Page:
Here Comes a Regular
Since rock-critic shmendriks tend to fixate on persona, and since I'm going to do exactly that for most of my space here, let me first take this opportunity to holler at Anthony Davisa/k/a Minneapolis hip-hop producer Ant. On his duo Atmosphere's Lucy Ford last year, Ant's plucked guitars and barrelhouse pianos carved deceptively airy grooves (few rappers, the Alkaholiks included, have ever essayed a track more drunk-sounding than "Guns and Cigarettes") that kept weightier showpieces like "The Woman With the Tattooed Hands" and "Nothing but Sunshine" light on their feet. God Loves Ugly is more immediately monochromatic, but give the album some time and you'll hear Ant rough his sound up without losing his style. "The Bass and the Movement" and "Flesh" crush skulls as playfully as Ford loped; "Blamegame" is effortless echo-chamber dub skank; "Breathing" and the single "Modern Man's Hustle" cut Lucy Ford's dreaminess with a tougher groove.
Ant's mouthpiece, Slug (born Sean Daley), is newly obsessed with hardness as well, tired enough of being pigeonholed as a navel-gazing sad sack that he kicks off track two by offering sucker MCs "a face full of phallus" before mimicking a shocked fan: "Oh my goodness/Slug's gone and flipped his style/I haven't heard him act like this in a while." Those last two words are crucial and a little misleading. As far back as his 1997 debut, Overcast!, made with long-departed co-MC Spawn, Atmosphere's records have featured plenty of battle-ready rhymes and kind offers to take your girl home. But he's never been as gleefully vitriolic as on the above quoted "The Bass and the Movement" or "Flesh" ("We came here to slit your throat") or "One of a Kind": "One little, two little, three little indie rap/Headphones, backpack, watch them all piggyback." Like sometime collaborator Aesop Rock rewriting his own "Daylight" ("Life is not a bitch/Life is a beautiful woman") as "Night Light" ("Life's not a bitch/Life is a bee-yotch"), much of the album finds Slug tensing against underground hip-hop's self-imposed stricturesor maybe, just maybe, he's testing his weight to see how comfortably he might fit into a Jay-Z world rather than its shadow.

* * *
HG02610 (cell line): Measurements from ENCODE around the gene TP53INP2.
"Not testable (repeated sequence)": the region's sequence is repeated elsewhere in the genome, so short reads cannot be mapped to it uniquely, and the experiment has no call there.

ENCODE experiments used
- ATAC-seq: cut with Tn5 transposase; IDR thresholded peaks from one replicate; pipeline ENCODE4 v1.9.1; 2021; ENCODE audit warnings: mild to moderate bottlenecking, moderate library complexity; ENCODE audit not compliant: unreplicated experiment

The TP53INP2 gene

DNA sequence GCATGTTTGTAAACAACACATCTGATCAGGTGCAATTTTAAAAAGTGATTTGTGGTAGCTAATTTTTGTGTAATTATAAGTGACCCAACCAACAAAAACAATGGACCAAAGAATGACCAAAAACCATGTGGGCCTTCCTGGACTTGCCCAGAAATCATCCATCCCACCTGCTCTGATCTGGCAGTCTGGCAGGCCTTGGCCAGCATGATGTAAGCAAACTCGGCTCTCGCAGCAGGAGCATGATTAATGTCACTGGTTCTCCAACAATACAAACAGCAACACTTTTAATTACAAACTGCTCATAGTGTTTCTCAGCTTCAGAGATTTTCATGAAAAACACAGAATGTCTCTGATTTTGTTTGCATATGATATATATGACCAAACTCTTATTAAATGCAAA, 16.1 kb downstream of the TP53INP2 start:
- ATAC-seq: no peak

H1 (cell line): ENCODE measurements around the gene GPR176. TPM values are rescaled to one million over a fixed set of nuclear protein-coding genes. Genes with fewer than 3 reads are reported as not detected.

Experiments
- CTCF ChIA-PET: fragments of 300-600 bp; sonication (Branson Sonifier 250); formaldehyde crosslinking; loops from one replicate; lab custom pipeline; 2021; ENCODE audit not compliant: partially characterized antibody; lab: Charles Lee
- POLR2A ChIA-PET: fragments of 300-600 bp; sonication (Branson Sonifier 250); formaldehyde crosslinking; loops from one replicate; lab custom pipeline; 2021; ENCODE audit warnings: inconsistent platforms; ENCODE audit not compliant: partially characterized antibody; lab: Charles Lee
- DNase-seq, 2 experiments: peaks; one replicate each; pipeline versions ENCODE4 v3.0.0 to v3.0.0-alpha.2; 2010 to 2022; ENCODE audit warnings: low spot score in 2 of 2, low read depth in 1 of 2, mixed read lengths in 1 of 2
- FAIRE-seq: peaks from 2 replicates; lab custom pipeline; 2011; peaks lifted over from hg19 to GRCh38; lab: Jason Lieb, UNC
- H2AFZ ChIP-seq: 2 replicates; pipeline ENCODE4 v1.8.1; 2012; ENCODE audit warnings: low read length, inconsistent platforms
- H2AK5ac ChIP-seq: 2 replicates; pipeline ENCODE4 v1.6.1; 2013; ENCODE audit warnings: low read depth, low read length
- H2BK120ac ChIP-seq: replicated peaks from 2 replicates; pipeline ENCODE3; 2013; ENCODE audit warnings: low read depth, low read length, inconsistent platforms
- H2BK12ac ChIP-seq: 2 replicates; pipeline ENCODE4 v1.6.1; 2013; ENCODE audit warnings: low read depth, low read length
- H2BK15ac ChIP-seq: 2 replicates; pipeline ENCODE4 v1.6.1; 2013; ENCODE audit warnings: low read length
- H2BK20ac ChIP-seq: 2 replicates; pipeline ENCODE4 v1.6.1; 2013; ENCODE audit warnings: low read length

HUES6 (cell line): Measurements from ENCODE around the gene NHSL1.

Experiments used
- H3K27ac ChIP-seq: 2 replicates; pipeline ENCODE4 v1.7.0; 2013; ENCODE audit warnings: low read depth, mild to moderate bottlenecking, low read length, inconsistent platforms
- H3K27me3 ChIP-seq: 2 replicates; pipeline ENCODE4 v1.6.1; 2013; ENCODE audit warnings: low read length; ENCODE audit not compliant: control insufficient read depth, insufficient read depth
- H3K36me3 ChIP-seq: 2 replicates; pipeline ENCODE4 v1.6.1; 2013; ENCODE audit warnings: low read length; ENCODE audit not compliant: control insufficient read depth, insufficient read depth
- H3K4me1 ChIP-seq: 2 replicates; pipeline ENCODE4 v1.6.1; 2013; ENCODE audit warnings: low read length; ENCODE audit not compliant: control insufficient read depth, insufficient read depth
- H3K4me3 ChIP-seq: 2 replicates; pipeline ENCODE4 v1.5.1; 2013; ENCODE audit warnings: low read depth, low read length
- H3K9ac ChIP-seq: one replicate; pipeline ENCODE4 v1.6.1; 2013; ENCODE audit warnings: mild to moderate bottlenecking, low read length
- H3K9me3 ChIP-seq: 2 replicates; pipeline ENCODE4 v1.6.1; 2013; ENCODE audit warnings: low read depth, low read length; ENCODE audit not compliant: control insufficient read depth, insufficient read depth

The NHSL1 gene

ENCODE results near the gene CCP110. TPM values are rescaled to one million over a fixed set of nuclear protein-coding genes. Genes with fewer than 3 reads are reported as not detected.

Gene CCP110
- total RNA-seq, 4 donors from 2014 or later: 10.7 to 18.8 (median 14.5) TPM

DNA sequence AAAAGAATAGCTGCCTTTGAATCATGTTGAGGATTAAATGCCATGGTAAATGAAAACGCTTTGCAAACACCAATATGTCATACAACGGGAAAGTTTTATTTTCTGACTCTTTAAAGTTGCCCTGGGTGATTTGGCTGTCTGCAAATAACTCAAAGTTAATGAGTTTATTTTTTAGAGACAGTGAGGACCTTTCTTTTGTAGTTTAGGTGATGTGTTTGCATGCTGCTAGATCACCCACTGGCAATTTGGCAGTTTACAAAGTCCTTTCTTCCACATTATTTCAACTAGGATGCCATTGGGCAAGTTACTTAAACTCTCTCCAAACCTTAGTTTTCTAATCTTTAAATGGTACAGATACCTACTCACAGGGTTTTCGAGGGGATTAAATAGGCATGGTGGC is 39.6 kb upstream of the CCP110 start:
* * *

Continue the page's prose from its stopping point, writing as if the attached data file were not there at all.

But is this a good thing? What made Lucy Ford so effective was that it dodged not only hip-hop's hard-man clichés but also its conscious ones: Like that other thoughtful-slacker classic, 3 Feet High and Rising, the album was humanist without shoving your face in it. On God Loves Ugly, though, Slug's tough-guy moves sound as pained as De La Soul Is Dead's: Sure, he can too throw down like that, and he's not bad at it, either. But he doesn't seem to like it much, and it's hard to believe he'll be getting many extra points from the mainstream for his trouble.
God Loves Ugly
Fat Beats/Rhymesayers Entertainment